MSF teams first started working in east Aleppo in 2013, running a hospital on the outskirts of the city and developing contacts with the existing network of hospitals in the area.
In 2014, after the kidnapping of an MSF team in another area of Syria, we decided to withdraw staff on the ground. However, MSF continued to support several hospitals, health centres and first aid points by sending cargoes of medical supplies and equipment, maintaining regular phone contacts with the health facilities’ staff, and through visits of the medical staff to Turkey.
When a siege seemed likely, MSF collaborated with these hospitals to build a stock of medical supplies inside the city to help medical facilities continue operations. When the siege started in July 2016, the high number of casualties resulting from airstrikes and ground fighting overwhelmed the hospitals. The stocks of surgical material dwindled and it became impossible to send further supplies into east Aleppo. In August, the siege was briefly broken and MSF teams risked sending 17 trucks across the frontlines. As a result, the hospitals continued to function until the siege ended.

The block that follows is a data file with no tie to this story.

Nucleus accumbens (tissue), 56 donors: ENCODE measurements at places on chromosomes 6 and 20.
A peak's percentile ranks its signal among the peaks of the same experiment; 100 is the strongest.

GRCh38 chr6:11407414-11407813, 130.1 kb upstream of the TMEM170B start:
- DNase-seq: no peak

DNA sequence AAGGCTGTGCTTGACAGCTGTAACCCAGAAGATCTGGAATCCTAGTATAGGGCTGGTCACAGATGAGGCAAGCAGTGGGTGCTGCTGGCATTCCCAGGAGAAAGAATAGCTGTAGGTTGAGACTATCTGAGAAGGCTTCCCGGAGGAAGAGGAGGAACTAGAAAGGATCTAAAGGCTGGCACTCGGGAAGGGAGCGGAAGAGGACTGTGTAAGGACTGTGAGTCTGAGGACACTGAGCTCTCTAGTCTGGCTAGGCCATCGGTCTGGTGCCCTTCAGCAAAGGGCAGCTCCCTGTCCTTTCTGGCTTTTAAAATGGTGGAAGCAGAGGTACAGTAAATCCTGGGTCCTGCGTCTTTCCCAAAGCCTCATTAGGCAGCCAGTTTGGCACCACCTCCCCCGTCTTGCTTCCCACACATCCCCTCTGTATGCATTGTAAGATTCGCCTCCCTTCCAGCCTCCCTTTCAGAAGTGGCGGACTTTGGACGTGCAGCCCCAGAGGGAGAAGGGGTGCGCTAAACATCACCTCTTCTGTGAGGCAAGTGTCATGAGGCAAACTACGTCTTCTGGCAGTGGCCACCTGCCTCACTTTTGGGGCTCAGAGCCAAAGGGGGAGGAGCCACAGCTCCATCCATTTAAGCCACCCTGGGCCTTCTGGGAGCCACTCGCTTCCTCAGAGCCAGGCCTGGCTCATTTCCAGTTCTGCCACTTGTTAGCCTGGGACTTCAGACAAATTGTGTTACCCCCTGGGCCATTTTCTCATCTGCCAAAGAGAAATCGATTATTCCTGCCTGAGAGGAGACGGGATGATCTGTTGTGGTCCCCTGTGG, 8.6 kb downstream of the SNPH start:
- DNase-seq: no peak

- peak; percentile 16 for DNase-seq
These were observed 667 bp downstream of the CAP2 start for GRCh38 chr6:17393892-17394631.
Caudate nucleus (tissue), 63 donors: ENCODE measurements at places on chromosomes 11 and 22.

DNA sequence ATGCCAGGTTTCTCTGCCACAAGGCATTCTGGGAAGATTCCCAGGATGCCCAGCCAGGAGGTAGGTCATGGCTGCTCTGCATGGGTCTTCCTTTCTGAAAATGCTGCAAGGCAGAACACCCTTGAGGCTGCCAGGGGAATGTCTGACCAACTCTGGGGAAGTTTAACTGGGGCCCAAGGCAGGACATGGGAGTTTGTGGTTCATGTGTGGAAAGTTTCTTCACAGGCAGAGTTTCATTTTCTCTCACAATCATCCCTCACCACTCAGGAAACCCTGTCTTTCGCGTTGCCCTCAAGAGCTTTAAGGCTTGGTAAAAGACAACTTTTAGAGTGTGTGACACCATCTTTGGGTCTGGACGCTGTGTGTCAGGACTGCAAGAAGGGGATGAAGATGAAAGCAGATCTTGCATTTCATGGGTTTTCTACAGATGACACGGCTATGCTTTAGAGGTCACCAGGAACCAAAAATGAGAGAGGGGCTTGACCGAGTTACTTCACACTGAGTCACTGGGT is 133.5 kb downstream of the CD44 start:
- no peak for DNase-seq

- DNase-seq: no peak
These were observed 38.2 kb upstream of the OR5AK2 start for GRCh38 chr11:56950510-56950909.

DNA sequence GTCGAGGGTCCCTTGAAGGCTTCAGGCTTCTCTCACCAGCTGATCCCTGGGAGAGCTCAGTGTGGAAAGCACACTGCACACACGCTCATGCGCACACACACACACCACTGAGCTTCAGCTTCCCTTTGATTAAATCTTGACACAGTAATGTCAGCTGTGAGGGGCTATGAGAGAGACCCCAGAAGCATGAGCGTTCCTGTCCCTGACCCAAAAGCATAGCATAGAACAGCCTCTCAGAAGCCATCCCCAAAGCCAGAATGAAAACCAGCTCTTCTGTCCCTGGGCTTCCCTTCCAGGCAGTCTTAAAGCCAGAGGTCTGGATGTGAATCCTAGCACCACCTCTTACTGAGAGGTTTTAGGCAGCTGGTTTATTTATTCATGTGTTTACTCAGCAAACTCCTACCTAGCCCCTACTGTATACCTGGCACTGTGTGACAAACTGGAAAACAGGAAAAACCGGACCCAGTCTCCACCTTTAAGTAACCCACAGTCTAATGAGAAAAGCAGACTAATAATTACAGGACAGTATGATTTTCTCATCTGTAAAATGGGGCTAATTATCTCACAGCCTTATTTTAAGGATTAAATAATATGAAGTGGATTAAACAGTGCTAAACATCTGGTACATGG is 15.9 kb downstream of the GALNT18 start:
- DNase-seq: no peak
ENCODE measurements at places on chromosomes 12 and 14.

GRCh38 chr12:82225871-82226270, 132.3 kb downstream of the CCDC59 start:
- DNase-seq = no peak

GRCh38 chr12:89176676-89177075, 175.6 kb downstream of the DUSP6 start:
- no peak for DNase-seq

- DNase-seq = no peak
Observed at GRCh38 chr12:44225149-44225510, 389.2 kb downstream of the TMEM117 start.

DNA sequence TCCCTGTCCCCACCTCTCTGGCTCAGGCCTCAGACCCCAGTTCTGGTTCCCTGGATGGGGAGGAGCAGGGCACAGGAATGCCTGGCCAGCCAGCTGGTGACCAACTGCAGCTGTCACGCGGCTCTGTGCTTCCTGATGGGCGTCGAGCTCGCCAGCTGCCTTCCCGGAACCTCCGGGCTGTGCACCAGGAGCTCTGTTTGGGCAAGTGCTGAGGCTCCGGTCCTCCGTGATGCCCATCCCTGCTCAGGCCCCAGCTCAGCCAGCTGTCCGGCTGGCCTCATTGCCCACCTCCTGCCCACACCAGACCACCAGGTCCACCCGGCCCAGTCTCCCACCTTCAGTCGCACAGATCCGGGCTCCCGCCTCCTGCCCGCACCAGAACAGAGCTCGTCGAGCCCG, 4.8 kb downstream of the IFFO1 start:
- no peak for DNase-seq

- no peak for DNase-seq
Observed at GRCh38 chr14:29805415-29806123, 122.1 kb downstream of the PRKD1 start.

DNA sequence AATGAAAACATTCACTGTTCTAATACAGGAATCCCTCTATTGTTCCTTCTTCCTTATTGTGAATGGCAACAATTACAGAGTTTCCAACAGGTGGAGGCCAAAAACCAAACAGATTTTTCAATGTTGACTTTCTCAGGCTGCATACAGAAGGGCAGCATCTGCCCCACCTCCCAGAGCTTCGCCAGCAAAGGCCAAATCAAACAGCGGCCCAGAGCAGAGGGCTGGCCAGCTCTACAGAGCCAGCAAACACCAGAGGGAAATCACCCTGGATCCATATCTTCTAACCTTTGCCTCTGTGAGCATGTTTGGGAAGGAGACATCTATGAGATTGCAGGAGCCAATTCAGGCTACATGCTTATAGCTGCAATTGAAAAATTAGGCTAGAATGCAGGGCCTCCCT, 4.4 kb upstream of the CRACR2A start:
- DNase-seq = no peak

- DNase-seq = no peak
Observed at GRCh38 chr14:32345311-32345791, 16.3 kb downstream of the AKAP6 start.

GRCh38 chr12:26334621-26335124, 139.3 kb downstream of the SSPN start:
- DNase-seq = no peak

During the second siege of the city, the intensity of airstrikes increased dramatically. MSF kept negotiating with all parties to the conflict to try to bring aid to the population. Despite these efforts, we were unsuccessful. In October 2016 we faced an extremely difficult choice. We considered that we had an obligation to speak out and give a voice to the suffering of dozens of thousands of people and show solidarity to them.
MSF launched an intense communication campaign. Doing this meant deviating from our traditional approach of MSF doctors speaking out and instead relying on the testimonies of doctors from MSF-supported programmes. These doctors were supporting the population in need that MSF wanted to reach but was unable to. As a medical humanitarian organisation respected for its work and its words, MSF could only endorse their testimonies when appropriate.
This presented many challenges. The process was often frustrating and disappointing. Content was only approved after careful verification. This process included direct and detailed confirmation in cases such as attacks on hospitals. It also involved secondary verification with other trusted medical and humanitarian contacts and required the development of other forms of remote assessment. Accounts that could not be verified and data that was biased or inconsistent were discarded. Even if this process proved challenging, MSF had no other choice. It couldn’t remain silent.